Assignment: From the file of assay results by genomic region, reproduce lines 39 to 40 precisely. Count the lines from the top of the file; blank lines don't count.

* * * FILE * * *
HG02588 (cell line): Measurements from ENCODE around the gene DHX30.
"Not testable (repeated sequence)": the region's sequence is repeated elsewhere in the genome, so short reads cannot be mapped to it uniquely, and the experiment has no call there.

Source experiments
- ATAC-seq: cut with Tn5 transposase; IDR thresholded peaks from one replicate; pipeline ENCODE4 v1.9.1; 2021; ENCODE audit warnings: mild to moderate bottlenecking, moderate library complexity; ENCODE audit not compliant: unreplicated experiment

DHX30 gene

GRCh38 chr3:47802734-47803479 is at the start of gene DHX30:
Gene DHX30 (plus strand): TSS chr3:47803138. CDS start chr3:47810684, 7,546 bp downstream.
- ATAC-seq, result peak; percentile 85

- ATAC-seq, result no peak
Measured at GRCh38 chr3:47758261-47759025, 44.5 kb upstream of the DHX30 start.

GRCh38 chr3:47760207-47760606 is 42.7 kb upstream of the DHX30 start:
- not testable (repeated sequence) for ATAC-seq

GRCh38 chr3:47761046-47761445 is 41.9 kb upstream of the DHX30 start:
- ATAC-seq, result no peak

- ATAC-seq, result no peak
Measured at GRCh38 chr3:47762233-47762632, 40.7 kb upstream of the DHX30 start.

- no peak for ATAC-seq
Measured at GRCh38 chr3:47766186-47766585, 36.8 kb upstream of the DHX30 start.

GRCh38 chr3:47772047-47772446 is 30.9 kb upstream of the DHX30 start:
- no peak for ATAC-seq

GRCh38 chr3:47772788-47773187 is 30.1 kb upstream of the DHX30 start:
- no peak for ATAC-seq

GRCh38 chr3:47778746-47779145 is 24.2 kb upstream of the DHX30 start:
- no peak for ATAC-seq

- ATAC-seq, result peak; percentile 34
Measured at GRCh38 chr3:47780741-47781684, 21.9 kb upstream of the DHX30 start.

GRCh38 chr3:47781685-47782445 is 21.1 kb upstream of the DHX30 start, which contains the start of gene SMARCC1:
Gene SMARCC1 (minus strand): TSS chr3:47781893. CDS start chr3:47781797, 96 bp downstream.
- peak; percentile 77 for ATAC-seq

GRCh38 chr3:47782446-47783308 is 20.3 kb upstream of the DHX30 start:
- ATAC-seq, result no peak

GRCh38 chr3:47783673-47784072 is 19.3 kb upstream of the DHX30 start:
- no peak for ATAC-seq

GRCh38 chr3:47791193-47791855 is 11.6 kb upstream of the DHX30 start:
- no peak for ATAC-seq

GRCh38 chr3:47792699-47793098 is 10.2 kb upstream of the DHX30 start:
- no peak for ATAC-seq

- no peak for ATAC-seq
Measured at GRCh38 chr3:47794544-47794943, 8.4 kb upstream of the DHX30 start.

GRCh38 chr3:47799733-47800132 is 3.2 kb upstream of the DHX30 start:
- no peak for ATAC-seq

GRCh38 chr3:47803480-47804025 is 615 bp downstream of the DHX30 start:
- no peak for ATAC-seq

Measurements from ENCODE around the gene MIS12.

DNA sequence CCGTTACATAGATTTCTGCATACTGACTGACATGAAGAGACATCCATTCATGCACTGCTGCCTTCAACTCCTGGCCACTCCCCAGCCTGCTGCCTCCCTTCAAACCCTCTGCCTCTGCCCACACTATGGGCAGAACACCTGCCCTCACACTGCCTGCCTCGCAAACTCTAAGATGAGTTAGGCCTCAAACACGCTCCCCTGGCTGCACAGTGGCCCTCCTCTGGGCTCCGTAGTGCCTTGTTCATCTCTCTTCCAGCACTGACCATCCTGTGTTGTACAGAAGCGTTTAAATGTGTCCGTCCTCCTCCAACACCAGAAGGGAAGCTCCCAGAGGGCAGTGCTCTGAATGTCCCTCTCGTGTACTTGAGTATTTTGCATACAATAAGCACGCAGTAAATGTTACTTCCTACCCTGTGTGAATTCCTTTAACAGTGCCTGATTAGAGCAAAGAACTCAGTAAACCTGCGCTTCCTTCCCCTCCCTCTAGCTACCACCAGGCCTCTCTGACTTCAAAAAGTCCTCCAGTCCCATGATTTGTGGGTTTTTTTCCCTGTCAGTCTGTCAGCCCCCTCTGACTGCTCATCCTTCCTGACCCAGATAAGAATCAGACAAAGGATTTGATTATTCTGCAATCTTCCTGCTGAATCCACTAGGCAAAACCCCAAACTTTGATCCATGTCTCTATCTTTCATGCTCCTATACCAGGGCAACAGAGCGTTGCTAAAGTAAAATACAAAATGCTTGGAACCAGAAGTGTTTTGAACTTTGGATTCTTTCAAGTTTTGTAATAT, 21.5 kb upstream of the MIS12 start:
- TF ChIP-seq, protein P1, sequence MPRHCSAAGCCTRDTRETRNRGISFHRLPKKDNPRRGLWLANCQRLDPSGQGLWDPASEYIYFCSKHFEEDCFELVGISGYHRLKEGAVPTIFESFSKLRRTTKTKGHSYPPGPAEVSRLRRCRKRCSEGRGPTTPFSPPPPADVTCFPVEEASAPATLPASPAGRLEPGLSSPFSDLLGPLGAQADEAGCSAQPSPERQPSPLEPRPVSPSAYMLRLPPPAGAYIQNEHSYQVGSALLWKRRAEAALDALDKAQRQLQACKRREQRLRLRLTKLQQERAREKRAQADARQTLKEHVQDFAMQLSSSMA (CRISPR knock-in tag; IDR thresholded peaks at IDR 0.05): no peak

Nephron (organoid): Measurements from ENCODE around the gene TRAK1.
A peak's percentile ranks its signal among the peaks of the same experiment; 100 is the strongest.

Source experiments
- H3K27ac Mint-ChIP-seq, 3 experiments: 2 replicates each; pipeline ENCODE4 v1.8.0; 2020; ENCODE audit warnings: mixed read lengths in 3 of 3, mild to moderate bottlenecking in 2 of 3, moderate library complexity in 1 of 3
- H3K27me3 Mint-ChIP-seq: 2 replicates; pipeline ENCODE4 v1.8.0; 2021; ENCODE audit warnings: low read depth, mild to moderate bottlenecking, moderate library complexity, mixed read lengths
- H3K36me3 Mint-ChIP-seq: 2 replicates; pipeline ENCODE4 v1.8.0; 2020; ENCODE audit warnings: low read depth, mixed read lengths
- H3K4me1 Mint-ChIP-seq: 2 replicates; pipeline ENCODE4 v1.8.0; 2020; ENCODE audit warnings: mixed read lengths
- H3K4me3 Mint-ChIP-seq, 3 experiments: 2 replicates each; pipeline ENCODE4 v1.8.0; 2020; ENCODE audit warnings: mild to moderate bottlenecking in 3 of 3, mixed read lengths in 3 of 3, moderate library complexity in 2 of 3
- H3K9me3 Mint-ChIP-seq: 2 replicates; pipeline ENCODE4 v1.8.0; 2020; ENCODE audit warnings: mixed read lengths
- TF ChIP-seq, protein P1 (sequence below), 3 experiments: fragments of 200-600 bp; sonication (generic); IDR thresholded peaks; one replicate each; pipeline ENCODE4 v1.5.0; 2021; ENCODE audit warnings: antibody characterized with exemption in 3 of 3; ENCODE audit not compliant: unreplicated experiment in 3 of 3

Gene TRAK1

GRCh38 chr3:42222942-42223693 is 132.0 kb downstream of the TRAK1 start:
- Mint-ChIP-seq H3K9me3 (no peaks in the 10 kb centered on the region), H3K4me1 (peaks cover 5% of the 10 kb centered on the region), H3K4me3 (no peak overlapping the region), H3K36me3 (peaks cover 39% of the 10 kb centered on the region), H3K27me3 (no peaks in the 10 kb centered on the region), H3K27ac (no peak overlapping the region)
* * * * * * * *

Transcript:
Measured at GRCh38 chr3:47794544-47794943, 8.4 kb upstream of the DHX30 start.

GRCh38 chr3:47799733-47800132 is 3.2 kb upstream of the DHX30 start: